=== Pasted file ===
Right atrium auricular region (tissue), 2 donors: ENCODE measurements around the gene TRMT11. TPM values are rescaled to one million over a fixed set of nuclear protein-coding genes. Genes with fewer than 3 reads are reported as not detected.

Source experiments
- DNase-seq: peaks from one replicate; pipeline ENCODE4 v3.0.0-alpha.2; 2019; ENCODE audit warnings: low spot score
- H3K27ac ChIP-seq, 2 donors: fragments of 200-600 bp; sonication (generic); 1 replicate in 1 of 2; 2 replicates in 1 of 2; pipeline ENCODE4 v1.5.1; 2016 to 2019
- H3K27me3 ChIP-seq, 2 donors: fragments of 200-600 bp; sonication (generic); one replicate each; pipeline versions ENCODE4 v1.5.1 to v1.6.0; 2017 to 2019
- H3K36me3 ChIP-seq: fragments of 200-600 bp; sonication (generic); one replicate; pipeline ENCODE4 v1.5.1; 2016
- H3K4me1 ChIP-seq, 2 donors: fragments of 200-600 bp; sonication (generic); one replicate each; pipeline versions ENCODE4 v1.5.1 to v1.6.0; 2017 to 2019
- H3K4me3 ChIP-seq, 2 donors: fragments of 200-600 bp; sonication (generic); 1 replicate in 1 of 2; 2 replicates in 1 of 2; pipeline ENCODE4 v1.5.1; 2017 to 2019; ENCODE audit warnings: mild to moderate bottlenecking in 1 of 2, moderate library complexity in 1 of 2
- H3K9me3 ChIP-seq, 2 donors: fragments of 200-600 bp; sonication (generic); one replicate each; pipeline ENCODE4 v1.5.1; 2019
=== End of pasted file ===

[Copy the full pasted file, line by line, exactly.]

Right atrium auricular region (tissue), 2 donors: ENCODE measurements around the gene TRMT11. TPM values are rescaled to one million over a fixed set of nuclear protein-coding genes. Genes with fewer than 3 reads are reported as not detected.

Source experiments
- DNase-seq: peaks from one replicate; pipeline ENCODE4 v3.0.0-alpha.2; 2019; ENCODE audit warnings: low spot score
- H3K27ac ChIP-seq, 2 donors: fragments of 200-600 bp; sonication (generic); 1 replicate in 1 of 2; 2 replicates in 1 of 2; pipeline ENCODE4 v1.5.1; 2016 to 2019
- H3K27me3 ChIP-seq, 2 donors: fragments of 200-600 bp; sonication (generic); one replicate each; pipeline versions ENCODE4 v1.5.1 to v1.6.0; 2017 to 2019
- H3K36me3 ChIP-seq: fragments of 200-600 bp; sonication (generic); one replicate; pipeline ENCODE4 v1.5.1; 2016
- H3K4me1 ChIP-seq, 2 donors: fragments of 200-600 bp; sonication (generic); one replicate each; pipeline versions ENCODE4 v1.5.1 to v1.6.0; 2017 to 2019
- H3K4me3 ChIP-seq, 2 donors: fragments of 200-600 bp; sonication (generic); 1 replicate in 1 of 2; 2 replicates in 1 of 2; pipeline ENCODE4 v1.5.1; 2017 to 2019; ENCODE audit warnings: mild to moderate bottlenecking in 1 of 2, moderate library complexity in 1 of 2
- H3K9me3 ChIP-seq, 2 donors: fragments of 200-600 bp; sonication (generic); one replicate each; pipeline ENCODE4 v1.5.1; 2019